Sabino Canyon Tucson Arizona

Sabino Canyon Tucson Arizona

By this point, my son was too tired and hungry to keep going. We stopped for lunch beside the creek and I continued on to Hutch’s Pools. Unfortunately I was daydreaming and missed the trail markers that lead down to the pools. I looked down and realized my mistake but it was too late. I had to get back to ensure my son could make it to the bottom of the trail before the last shuttle service.

Here is the one photo from high above looking down at the pools. it wasn’t my best shot but at least I got one.

IMG_3356

I ate my sandwich and we headed back. For some reason, the hike back always seems to be faster than the high there. In the distance, we saw the paved road to our shuttle stop. If we hurried we would catch the next shuttle out.

IMG_3362

 

Tired and thirsty, we missed the shuttle and walked to stop 8 that has ice cold water. There we waited for the shuttle that would take our tired legs the 3.8 miles back to the parking lot. It was a beautiful hike and I can hardly wait to take my husband there next time we are in Tucson. This time, however, I’ll remember to turn off the trail and visit the pools

If you go:

The shuttle service runs every 30 minutes. Be sure to purchase a roundtrip ticket so you can take the shuttle to the start of the trailhead and back to the park entrance. Otherwise plan on adding an additional 8 miles to your hike! Bring lots of water as there is no water beyond tram stop 8. Also be sure to wear lots of sunscreen because there is little shelter from the hot Arizona sun. The hike is 8 miles and takes about 4 hours depending on speed.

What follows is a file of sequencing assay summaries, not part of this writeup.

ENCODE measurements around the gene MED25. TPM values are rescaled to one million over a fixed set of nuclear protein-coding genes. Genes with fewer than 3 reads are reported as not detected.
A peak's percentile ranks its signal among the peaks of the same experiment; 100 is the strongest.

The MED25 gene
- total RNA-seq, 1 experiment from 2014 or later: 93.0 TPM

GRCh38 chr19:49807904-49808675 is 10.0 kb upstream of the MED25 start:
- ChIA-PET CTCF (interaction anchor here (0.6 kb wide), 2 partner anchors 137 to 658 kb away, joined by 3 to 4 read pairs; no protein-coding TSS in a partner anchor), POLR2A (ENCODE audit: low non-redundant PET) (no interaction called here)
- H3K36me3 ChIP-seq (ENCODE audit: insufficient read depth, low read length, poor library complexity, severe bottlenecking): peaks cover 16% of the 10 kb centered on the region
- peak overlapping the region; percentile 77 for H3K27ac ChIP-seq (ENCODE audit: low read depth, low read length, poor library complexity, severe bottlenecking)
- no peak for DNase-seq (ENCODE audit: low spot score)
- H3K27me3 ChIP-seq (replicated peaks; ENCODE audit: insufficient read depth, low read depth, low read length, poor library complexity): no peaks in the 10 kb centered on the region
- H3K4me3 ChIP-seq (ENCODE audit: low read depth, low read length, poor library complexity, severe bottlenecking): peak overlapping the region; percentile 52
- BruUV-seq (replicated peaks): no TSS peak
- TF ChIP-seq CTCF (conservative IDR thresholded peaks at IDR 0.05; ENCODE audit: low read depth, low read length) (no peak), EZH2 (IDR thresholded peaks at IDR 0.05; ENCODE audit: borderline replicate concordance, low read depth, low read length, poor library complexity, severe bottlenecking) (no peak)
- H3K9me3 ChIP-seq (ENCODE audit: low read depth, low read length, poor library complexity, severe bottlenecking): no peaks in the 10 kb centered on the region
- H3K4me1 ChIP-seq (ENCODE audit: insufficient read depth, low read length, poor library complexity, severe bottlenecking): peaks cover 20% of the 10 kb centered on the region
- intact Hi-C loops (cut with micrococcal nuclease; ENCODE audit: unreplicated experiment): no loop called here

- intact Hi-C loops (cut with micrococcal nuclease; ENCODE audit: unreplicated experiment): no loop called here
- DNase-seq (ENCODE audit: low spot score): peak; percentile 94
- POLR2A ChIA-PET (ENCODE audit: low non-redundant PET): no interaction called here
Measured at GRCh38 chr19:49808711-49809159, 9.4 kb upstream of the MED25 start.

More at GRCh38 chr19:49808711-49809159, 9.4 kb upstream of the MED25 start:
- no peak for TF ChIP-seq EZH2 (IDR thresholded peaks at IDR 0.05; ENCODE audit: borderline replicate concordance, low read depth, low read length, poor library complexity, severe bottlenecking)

For more information on Sabino and Bear Canyon (including hours of operations, trails, and more), click here.

15 comments

  1. What an amazing hike, Nicole. And how wonderful that you could all do it together and share in the memories. Beautiful photos as usual.

  2. You do live a life of action ~ it is great, and I like the diversity of landscapes you see and experience as well. This looks like a beautiful hike ~ great photos.

    • Yes, he broke his arm in a snowboarding accident but now his cast is off thankfully! Good thing! I didn’t tell you yet but Tuesday we are getting a brand new puppy! The kids and I are overjoyed. He is a white golden retriever lab mix and we are naming him “Winter!” Stay tuned. He will be introduced into the blog. 🙂

  3. Hey !! Greetings from Nepal . Loved reading your blog. Love traveling .. Recently wrote about mu hiking tour.. Sort of inspired from yours .

  4. Mike Hohmann

    Beautiful pics, beautiful country. Thanks for the tip, I’ve made note and will hike there someday soon. I have friends in Tucson and I’m overdue for a visit.

    • Thanks! I love Tucson as my parents live there and I go often. There are tons of amazing hikes in Sabino and around the area. A perfect place to get away in the cold of winter.

Comments are closed.

%d bloggers like this: